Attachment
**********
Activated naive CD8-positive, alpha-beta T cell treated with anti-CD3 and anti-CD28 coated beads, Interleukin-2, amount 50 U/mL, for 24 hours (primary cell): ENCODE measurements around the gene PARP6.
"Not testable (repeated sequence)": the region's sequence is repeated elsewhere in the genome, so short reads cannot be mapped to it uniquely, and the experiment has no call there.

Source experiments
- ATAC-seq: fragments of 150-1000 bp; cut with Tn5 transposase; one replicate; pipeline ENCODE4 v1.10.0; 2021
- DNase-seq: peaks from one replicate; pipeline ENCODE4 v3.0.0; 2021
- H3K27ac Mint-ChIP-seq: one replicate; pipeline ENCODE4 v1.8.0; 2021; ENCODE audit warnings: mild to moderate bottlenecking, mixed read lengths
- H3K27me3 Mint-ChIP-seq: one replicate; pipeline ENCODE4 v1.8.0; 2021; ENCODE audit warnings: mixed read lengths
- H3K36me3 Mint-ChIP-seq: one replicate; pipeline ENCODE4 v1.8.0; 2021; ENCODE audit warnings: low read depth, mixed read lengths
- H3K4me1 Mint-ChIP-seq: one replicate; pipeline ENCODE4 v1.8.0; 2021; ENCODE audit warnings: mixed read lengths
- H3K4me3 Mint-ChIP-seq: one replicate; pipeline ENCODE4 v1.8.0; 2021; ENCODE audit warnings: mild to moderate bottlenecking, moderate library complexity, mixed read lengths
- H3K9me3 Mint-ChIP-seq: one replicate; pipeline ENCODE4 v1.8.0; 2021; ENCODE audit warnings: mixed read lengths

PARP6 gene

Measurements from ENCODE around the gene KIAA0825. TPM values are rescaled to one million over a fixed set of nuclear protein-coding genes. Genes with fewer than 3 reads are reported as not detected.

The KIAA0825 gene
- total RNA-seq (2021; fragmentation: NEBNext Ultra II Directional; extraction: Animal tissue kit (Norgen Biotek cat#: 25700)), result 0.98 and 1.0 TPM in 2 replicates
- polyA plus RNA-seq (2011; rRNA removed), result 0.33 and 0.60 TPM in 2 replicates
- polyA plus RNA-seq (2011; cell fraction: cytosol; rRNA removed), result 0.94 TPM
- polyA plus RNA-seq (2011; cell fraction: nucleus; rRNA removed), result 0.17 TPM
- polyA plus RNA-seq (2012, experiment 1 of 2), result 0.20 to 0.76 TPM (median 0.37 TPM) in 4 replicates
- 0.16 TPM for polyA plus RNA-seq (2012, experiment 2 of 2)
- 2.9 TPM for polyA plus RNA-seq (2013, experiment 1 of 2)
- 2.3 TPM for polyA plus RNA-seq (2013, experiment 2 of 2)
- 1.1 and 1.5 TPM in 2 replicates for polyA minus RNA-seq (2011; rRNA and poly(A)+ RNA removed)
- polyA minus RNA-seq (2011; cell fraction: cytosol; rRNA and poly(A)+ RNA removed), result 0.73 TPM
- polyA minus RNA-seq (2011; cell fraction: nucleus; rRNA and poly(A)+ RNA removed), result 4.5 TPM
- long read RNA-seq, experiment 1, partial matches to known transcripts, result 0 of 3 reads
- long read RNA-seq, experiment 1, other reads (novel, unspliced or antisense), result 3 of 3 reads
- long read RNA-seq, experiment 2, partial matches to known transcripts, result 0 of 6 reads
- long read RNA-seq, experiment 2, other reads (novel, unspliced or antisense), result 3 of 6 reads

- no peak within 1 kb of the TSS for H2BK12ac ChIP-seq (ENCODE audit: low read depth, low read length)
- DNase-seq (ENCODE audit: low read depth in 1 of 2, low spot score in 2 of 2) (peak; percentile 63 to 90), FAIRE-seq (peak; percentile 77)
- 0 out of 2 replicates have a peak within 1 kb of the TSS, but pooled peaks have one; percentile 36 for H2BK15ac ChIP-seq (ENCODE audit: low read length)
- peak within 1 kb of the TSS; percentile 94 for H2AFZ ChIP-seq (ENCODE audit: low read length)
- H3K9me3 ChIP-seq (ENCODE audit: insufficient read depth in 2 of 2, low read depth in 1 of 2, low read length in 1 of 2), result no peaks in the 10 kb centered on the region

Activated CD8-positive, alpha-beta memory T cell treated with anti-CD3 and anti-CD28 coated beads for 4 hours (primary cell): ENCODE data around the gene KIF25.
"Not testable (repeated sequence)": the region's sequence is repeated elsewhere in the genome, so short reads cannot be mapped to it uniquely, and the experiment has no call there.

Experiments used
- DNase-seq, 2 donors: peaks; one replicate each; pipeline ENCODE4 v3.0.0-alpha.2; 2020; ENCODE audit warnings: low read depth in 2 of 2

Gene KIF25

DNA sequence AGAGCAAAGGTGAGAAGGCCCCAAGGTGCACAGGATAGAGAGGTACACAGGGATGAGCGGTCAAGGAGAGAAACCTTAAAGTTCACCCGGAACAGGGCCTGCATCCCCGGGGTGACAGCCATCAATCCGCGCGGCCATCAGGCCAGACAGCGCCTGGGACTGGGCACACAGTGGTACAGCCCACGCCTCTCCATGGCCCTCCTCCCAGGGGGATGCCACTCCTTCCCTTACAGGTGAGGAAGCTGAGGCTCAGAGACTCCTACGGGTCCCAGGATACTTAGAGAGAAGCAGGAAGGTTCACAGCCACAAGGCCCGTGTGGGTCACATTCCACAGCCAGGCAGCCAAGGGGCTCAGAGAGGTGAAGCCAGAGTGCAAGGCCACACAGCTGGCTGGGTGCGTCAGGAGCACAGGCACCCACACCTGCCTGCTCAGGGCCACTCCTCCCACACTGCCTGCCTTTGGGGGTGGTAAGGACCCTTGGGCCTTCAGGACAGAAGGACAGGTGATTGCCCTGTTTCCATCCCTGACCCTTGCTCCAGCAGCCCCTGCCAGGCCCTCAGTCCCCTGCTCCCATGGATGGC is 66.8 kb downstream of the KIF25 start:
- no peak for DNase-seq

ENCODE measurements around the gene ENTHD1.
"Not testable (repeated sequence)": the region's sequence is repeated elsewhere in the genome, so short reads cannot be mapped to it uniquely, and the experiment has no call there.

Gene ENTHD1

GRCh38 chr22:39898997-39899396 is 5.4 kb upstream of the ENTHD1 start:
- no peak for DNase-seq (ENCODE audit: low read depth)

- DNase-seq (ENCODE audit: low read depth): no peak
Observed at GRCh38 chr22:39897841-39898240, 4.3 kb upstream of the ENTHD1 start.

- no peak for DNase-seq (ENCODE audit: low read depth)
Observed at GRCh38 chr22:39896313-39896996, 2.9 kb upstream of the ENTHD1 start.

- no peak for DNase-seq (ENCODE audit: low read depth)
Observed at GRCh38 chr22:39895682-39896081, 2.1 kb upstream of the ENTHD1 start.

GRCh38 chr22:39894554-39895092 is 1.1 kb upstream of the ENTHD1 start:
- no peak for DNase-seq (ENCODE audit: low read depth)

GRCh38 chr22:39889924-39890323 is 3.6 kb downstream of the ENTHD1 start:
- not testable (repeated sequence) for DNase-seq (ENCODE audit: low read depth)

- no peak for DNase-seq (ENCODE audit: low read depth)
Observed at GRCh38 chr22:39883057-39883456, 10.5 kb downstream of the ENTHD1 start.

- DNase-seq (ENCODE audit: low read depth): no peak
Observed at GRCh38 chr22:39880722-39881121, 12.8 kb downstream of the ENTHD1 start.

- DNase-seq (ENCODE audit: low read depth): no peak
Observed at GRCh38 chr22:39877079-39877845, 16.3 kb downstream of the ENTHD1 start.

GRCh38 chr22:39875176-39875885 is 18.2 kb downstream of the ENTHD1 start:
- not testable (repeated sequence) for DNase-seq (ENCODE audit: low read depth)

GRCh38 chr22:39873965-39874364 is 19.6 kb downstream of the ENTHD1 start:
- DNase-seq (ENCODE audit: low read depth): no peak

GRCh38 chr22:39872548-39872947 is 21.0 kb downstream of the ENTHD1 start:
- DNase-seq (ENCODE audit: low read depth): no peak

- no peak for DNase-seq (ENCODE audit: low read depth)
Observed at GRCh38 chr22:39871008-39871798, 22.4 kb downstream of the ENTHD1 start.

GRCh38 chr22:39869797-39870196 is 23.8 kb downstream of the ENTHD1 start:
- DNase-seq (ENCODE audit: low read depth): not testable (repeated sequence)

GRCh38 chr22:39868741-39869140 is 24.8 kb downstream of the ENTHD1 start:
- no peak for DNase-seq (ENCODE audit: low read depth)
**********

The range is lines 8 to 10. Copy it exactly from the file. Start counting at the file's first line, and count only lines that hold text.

- H3K36me3 Mint-ChIP-seq: one replicate; pipeline ENCODE4 v1.8.0; 2021; ENCODE audit warnings: low read depth, mixed read lengths
- H3K4me1 Mint-ChIP-seq: one replicate; pipeline ENCODE4 v1.8.0; 2021; ENCODE audit warnings: mixed read lengths
- H3K4me3 Mint-ChIP-seq: one replicate; pipeline ENCODE4 v1.8.0; 2021; ENCODE audit warnings: mild to moderate bottlenecking, moderate library complexity, mixed read lengths